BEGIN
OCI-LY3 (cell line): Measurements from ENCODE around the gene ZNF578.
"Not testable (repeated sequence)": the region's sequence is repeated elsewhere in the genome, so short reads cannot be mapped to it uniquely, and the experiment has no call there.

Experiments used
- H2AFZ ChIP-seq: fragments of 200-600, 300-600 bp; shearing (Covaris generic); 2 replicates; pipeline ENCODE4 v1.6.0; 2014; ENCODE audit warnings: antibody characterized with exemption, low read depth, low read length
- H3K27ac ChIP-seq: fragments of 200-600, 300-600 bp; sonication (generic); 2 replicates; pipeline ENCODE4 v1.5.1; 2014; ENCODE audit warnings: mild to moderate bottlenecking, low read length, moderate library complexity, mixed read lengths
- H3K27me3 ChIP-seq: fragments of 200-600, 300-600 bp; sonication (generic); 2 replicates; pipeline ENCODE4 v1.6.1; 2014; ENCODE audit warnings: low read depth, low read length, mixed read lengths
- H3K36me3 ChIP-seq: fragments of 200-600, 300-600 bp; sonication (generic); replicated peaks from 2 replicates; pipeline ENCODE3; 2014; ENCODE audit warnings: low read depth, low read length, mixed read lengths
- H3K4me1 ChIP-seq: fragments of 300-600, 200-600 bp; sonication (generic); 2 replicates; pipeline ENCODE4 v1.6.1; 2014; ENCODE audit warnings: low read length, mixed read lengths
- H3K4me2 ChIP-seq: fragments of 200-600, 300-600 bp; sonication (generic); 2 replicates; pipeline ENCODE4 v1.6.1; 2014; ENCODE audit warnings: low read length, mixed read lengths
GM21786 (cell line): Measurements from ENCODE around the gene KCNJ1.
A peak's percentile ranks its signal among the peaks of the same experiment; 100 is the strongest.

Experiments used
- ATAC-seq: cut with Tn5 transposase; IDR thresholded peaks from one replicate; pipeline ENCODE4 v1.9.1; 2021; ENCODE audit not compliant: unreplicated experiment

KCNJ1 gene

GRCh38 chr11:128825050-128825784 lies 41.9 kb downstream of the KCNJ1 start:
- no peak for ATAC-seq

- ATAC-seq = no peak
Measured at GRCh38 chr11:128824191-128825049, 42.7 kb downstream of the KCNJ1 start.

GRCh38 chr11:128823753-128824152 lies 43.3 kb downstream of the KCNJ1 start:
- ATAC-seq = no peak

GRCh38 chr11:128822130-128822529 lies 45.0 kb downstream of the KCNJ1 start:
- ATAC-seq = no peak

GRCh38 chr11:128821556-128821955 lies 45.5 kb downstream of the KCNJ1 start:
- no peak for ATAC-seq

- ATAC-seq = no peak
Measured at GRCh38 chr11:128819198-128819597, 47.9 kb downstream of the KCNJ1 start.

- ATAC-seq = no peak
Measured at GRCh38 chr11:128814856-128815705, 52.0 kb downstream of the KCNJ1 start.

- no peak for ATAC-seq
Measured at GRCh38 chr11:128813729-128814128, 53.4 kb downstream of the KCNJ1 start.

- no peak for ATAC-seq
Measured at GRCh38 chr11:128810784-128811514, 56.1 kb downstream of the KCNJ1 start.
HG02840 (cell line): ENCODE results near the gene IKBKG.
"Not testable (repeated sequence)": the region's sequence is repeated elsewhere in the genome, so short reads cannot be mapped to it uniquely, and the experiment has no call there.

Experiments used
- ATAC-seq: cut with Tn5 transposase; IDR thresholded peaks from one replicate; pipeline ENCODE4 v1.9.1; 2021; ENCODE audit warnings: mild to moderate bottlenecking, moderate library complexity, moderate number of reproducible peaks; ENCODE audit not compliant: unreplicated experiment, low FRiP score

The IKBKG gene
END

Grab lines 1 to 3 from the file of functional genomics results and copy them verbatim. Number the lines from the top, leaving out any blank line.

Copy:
OCI-LY3 (cell line): Measurements from ENCODE around the gene ZNF578.
"Not testable (repeated sequence)": the region's sequence is repeated elsewhere in the genome, so short reads cannot be mapped to it uniquely, and the experiment has no call there.

Experiments used